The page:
The dE/dx vs. total energy technique for charged particle identification

In a solid-state charged particle telescope such as CRIS or SIS, the only quantities one has available to identify a particle penetrating the telescope are the energy deposited in the various detectors (of known thicknesses) in the "stack" as it comes to rest, and the incident direction (or trajectory) of the particle. The CRIS and SIS stacks consist of several thick silicon detectors placed one above the other; CRIS stacks contain 9 detector elements (some elements consist of pairs of detectors) all having the same thicknesses, while SIS stacks consist of 8 detector elements of varying thicknesses.

Knowledge of the angle of incidence of the particle (relative to the stack normal direction) is obtained through the use of a hodoscope, a device which is capable of determining a particle's trajectory. The hodoscope in CRIS is the Scintillating Optical Fiber Trajectory (SOFT) system, which uses a series of scintillating fibers in alternating directions to observe the trajectory of a particle. Each telescope stack in SIS contains two "matrix detectors", which are thin detectors with charged-particle-sensitive strips on both sides; each side's strips are aligned at 90 degrees to those on the other side, providing event trajectories.

[Schematic of dE/dx vs E method]

This figure describes the general idea behind the method. Using two silicon detectors of known thickness, a particle entering them at a known (thanks to the hodoscope) angle theta will deposit energy DE in the top detector and energy E' in the bottom detector. The derivative dE/dx (energy loss per unit pathlength) can be approximated by the quantity DE/(DL*sec{theta}), where DL is the thickness of the top detector at the particle entry point. The total particle energy is approximated by E', the energy deposited in the bottom detector. This is a reasonable assumption, as it has been found that charged particles tend to lose most of their energy near the end of their range. When the two quantities are multiplied together, the result is approximately equal to Z²M, where Z is the particle charge and M is its mass. As galactic cosmic rays are fully ionized, this is sufficient in principle to uniquely identify the particle, as Z²M is unique for every nucleus we investigate. When a number of such events are collected, DE/(DL*sec{theta}) vs E' data will lie approximately along hyperbolas of constant Z²M. During calibration runs using particle beams entering the telescopes at constant angle, this relationship was verified, as the plot below of DE vs E' demonstrates.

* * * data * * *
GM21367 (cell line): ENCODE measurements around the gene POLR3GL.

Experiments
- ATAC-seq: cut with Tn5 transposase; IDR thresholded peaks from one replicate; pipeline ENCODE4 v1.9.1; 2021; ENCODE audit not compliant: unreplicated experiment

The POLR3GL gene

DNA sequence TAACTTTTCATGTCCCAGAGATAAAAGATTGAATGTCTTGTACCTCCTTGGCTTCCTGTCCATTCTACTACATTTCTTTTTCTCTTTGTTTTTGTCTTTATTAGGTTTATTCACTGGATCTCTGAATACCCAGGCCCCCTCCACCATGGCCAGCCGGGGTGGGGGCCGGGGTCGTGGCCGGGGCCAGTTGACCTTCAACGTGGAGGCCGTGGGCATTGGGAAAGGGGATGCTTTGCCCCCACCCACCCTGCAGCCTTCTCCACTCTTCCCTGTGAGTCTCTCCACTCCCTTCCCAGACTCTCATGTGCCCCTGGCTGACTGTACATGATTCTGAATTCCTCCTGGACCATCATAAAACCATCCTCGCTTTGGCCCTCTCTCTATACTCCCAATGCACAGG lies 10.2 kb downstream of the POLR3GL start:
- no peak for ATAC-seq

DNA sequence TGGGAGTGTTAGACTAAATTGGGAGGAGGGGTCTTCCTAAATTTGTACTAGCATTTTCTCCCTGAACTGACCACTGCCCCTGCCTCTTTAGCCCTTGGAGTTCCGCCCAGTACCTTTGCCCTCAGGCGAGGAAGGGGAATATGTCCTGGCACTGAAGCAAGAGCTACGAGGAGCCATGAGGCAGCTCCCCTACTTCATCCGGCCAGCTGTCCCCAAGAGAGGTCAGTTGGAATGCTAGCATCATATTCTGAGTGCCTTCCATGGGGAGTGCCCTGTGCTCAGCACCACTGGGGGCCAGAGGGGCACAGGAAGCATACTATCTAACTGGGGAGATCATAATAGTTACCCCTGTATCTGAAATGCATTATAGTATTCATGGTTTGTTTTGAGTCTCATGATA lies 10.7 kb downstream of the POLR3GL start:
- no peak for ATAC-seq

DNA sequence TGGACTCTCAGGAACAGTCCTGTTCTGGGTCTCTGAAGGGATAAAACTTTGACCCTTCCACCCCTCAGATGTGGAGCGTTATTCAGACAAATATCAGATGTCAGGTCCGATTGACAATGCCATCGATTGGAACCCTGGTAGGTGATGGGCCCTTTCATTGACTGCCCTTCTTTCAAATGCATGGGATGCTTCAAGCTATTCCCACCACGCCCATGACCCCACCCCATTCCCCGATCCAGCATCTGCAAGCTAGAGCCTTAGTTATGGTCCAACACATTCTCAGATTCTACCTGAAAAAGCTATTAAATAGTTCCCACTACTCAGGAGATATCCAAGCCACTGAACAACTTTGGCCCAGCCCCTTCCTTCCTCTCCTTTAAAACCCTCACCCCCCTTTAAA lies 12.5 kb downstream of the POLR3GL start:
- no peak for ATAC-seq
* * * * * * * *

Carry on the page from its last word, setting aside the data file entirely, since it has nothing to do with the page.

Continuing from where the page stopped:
[DE vs E' from
calibration run]

Improvements and Modifications

Several factors have not been taken into account thus far. First, the energy loss relationship, dE/dx ~ Z²/v², does not hold at all energies, and has correction terms which become more important as the particle velocity (kinetic energy) increases. In practice, tabulated or parameterized energy loss vs. particle energy relations are used to refine the more crude charge and mass estimates made by the "hyperbola" method described above.

The second major factor is the existence of "dead layers" in some real silicon detectors. The particle energy DE that is reported does not include the energy deposited in the dead layers; thus the estimate of dE/dx from a particular detector is actually erroneously low. Mass resolution suffers from this effect, but it can be corrected for if the dead layer thickness is known. For the CRIS and SIS detectors, the dead layers have been measured during calibration runs, and are known to within a micron.

Another effect is variations in thickness across a particular detector. The quantity DL can vary across the surface of a real detector of 750 µm (such as are in SIS) by several µm, which will significantly degrade the mass resolution if not corrected for. Thickness "maps" can be used to make this correction. It should be noted that in order to use them, the particle trajectory needs to be known quite well; both the SIS and CRIS hodoscopes are quite capable of determining a particle trajectory sufficiently well to allow such maps to be implemented in the data analysis.

Analysis of SIS & CRIS data is helped by the fact that redundant estimates of particle charge and mass can be made (except for particles stopping in the second stack detector). For example, the stopping detector and the one above it could have their energy signals added together to provide an estimate of E', with the detector above those providing an estimate of DE. For a particle stopping in the n-th detector from the top, there are thus (n-1) independent estimates of Z and M that can be generated. Requiring consistency between these estimates can be used to reject events that have undergone interactions in the silicon wafers themselves, for example.


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Last modified 5 September 1997, mrt
URL: http://www.srl.caltech.edu/ACE/CRIS_SIS/dedx.html